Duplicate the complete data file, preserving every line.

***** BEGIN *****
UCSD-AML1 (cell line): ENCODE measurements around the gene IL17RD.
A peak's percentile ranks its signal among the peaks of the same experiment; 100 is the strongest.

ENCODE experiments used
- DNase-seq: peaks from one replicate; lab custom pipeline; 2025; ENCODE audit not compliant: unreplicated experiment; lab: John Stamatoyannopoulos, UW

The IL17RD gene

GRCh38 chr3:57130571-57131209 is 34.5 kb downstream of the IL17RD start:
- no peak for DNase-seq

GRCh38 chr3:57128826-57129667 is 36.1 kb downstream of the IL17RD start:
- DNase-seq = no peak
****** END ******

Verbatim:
UCSD-AML1 (cell line): ENCODE measurements around the gene IL17RD.
A peak's percentile ranks its signal among the peaks of the same experiment; 100 is the strongest.

ENCODE experiments used
- DNase-seq: peaks from one replicate; lab custom pipeline; 2025; ENCODE audit not compliant: unreplicated experiment; lab: John Stamatoyannopoulos, UW

The IL17RD gene

GRCh38 chr3:57130571-57131209 is 34.5 kb downstream of the IL17RD start:
- no peak for DNase-seq

GRCh38 chr3:57128826-57129667 is 36.1 kb downstream of the IL17RD start:
- DNase-seq = no peak